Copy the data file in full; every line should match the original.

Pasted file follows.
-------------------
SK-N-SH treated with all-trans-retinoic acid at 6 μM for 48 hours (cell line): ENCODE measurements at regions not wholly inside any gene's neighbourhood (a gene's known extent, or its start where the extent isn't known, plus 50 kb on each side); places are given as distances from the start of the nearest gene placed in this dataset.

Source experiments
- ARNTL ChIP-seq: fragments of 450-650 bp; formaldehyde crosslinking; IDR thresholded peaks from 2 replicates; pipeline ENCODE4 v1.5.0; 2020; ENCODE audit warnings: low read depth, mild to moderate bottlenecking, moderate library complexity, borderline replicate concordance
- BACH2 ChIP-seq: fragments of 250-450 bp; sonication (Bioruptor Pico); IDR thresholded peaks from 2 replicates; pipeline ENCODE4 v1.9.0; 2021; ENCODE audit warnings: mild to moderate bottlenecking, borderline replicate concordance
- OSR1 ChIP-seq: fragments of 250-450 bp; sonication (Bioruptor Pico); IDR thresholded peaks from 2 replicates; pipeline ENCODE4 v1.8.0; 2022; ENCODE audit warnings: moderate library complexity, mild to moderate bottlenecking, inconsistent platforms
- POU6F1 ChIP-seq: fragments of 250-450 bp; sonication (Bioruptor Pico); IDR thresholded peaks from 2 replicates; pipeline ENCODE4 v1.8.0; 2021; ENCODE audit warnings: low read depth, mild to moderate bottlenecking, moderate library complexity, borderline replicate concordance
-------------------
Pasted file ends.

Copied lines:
SK-N-SH treated with all-trans-retinoic acid at 6 μM for 48 hours (cell line): ENCODE measurements at regions not wholly inside any gene's neighbourhood (a gene's known extent, or its start where the extent isn't known, plus 50 kb on each side); places are given as distances from the start of the nearest gene placed in this dataset.

Source experiments
- ARNTL ChIP-seq: fragments of 450-650 bp; formaldehyde crosslinking; IDR thresholded peaks from 2 replicates; pipeline ENCODE4 v1.5.0; 2020; ENCODE audit warnings: low read depth, mild to moderate bottlenecking, moderate library complexity, borderline replicate concordance
- BACH2 ChIP-seq: fragments of 250-450 bp; sonication (Bioruptor Pico); IDR thresholded peaks from 2 replicates; pipeline ENCODE4 v1.9.0; 2021; ENCODE audit warnings: mild to moderate bottlenecking, borderline replicate concordance
- OSR1 ChIP-seq: fragments of 250-450 bp; sonication (Bioruptor Pico); IDR thresholded peaks from 2 replicates; pipeline ENCODE4 v1.8.0; 2022; ENCODE audit warnings: moderate library complexity, mild to moderate bottlenecking, inconsistent platforms
- POU6F1 ChIP-seq: fragments of 250-450 bp; sonication (Bioruptor Pico); IDR thresholded peaks from 2 replicates; pipeline ENCODE4 v1.8.0; 2021; ENCODE audit warnings: low read depth, mild to moderate bottlenecking, moderate library complexity, borderline replicate concordance